Intune Microsoft

Intune being used to set mobile device enrollment rules.

As with other EMM options, device enrollment can be initiated using the Intune Company Portal app that's available in Apple's and Google's respective app stores.

Using Intune to manage PCs

One major consideration for enterprises is Intune's ability to manage PCs as well as mobile devices. This option is primarily focused on Windows 10, which itself is delivered and licensed much like a service. Intune will smartly differentiate between the desktop and mobile iterations of Windows and, depending on the mechanism of enrollment, can classify PCs as either devices or computers.

That means there's a handful of different PC management options, which may seem like a minor distinction. But the semantic difference is also a conceptual one. PCs can, of course, be configured, managed and deployed using Active Directory Group Policies. This is the traditional option and it's been the basis of PC management (indeed all systems management) for about 20 years. It remains the default for any IT department when it comes to PC management. But, as Apple did several years ago, Microsoft has opened the option to manage not with Group Policies but with MDM policies.

Although no one expects Group Policies to be retired or sharply deprecated anytime soon, it makes sense for organizations to consider whether they would handle PC deployments (new or even existing ones) in an MDM-first environment. Intune's management capabilities in terms of user self-service and enrollment does make sense in some situations, particularly where BYOD is in use or a company is working with outside contractors. That's because MDM is a much more lightweight solution than joining a PC that isn't organization-owned to Active Directory and applying a large swath of Group Policies to it.

How broadly an IT department wants to approach PC management this way will vary. Many companies have a lot of entrenched Group Policies, many of which interact with or depend on one another. The scope and scale of policies in even a moderately sized organization can be quite large, and it's fairly common to have undocumented policies in place that may or may not be relevant down the road.

Migrating all of those policies to Intune might seem like a staggering chore, depending on the complexity of your Active Directory environment. It can, however, be good to at least consider PC management from a fresh angle. (This is true for any major MDM/EMM vendor, not just Microsoft and Intune). Experimenting with these options can lead to much simpler systems administration duties. Migrating even a fraction of PCs to an MDM scheme could also increase performance as fewer policies are required for each PC to boot and run.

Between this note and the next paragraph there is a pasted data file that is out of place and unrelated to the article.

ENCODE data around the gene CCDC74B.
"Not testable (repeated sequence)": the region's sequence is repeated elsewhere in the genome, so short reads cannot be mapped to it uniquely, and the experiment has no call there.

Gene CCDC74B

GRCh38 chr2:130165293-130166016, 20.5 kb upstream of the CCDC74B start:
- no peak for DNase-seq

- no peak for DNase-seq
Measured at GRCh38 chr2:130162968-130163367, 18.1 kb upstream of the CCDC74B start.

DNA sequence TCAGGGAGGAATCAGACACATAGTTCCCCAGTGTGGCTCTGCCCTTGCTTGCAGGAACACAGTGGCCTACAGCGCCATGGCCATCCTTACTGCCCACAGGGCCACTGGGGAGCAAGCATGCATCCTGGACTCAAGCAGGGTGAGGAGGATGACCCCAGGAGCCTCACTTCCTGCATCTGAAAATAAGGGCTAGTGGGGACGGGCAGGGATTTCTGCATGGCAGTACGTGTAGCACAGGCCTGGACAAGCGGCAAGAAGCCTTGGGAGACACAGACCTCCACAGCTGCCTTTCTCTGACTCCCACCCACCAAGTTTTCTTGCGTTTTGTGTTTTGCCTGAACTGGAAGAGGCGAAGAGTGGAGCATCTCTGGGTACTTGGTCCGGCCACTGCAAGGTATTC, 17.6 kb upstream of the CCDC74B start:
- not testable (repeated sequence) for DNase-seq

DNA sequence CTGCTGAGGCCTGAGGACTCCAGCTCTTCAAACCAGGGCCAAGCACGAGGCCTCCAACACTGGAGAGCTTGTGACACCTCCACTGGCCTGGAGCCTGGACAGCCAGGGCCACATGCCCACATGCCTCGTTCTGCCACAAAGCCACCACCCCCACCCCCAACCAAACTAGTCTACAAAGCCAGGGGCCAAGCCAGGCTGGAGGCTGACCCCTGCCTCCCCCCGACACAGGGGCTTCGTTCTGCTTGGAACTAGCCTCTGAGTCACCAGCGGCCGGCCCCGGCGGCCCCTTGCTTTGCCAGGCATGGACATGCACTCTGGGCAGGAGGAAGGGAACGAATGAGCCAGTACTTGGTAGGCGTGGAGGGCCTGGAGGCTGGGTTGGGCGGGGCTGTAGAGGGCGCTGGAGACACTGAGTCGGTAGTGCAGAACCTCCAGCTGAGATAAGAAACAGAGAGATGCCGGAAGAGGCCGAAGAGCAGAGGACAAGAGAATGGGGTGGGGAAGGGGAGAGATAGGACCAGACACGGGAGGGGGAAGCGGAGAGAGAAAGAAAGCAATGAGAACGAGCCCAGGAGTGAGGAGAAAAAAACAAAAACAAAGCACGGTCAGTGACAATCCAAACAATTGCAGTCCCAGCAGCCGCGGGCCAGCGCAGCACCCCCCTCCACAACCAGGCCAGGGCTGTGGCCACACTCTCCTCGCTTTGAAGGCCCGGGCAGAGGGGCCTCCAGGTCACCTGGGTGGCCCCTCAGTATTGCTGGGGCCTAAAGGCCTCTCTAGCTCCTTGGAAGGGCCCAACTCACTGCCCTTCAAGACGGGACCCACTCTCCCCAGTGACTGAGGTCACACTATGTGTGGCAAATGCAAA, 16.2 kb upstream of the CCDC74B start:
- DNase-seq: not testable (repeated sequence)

Using Intune with Macs

Intune can also be used to manage Macs; macOS management is based on the same MDM protocol and functionality as iOS, though the actual policy options may vary because of the nature of Mac desktops and laptops. As with iOS, Apple's approach means that Intune has a level playing field with other EMM vendors when it comes to the Mac, though it's worth noting that some vendors — particularly JAMF — offer extra Mac deployment and management tools that go a bit further than just the EMM capabilities. As a result, admins should consider the depth of deployment and management they want or need for workplace Macs (as well as those owned by employees or contractors). Intune is certainly a good option and it does allow you to manage Macs alongside other devices and PCs.

The bottom line here: If you have a relatively small number of Macs, it will probably be fine. But if you are an Apple-centric enterprise, you might want to look more closely at other options.

At the end of the day, Intune is a capable and scalable solution for each leg of the EMM stool. Although Microsoft initially arrived a bit late to the EMM vendor circus, it has managed to catch up quickly and is arguably the simplest option, from both technical and licensing perspectives, for many organizations. Whether Intune or another vendor is the best option largely depends on your current IT stack and the direction you want to move overall over the next few years.

Copyright © 2018 IDG Communications, Inc.